An MOT test report confirms that at the time of test the vehicle has met the minimum acceptable environmental and road safety standards. It does not mean that the vehicle is roadworthy for the life of the test report or certificate so continuing servicing and prudent checks will be necessary. A report of a voluntary inspection of a classic car also covers the condition of the car at the date of the inspection, so continuing care and maintenance will be necessary until the next test or inspection.
MOT test
The MOT test, often referred to simply as an MOT, is an annual test of vehicle safety, roadworthiness aspects and exhaust emissions required in the United Kingdom for most vehicles over three years old. The name derives from the Ministry of Transport, a defunct UK Government department, which was one of several ancestors of the current Department for Transport (DfT), but is still officially used. The MOT test certificates are currently issued in the UK under the auspices of the Driver and Vehicle Standards Agency (DVSA) which was formed as a result of the merger between the Driving Standards Agency (DSA) and the Vehicle and Operator Services Agency (VOSA). DVSA is an executive agency of the DfT.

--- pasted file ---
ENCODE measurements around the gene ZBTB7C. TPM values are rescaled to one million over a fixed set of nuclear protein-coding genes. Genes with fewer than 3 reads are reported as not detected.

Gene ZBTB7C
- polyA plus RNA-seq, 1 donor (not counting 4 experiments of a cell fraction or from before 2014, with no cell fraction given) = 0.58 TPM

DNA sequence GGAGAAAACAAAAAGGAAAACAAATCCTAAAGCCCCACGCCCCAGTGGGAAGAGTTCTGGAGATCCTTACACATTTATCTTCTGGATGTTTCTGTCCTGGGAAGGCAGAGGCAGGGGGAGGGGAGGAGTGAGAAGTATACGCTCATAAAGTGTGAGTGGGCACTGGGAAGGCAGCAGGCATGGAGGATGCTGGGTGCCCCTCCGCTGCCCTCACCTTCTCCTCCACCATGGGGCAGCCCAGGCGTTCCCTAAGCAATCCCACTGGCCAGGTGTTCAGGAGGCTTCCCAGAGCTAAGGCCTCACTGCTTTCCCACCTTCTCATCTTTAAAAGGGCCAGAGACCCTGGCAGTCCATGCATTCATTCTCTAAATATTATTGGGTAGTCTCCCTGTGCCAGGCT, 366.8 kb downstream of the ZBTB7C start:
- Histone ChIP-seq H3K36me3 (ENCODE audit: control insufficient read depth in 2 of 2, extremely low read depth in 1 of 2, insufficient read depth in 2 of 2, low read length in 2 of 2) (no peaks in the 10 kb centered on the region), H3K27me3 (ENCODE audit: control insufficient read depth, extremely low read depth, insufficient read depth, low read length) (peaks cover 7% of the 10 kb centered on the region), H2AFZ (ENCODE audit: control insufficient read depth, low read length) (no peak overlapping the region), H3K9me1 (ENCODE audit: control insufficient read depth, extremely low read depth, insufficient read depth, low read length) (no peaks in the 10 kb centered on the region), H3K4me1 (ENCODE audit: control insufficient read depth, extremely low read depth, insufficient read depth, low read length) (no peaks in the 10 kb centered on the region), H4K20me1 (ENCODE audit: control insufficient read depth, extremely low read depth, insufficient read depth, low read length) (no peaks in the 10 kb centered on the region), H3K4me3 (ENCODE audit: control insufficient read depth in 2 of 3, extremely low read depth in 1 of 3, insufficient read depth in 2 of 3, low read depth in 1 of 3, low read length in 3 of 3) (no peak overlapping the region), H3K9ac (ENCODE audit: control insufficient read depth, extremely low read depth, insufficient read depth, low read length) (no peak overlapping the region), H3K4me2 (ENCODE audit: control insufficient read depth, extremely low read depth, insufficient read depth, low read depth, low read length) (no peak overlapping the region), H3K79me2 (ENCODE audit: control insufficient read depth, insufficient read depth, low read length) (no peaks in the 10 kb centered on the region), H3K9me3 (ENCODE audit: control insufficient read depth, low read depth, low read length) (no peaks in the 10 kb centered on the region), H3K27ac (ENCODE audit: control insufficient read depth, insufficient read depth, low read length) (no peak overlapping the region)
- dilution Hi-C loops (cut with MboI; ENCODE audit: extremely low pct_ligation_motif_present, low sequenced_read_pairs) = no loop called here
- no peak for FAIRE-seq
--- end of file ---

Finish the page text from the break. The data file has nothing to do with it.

In Great Britain MOT testing centres are regulated and licensed by the DfT and DVSA for the purpose, and the individual testers carrying out the inspections also have to be trained and certified. The decision to pass or fail each presented vehicle comes down to the discretion of the tester following the guidelines issued by the DVSA.

The MOT test covers the following aspects: lighting and signalling equipment, steering including suspension, brakes, tyres and wheels, seats and seat belts, body, structure and general items (includes body and components such as spoilers, bumpers and mirror housings), exhaust, fuel and emissions and driver's view of the road.
DVSA MOT inspection checklist
Download a copy
MOT Inspection Manual is well worth examining for the scope and detail of an MOT test. MOT Inspection Manual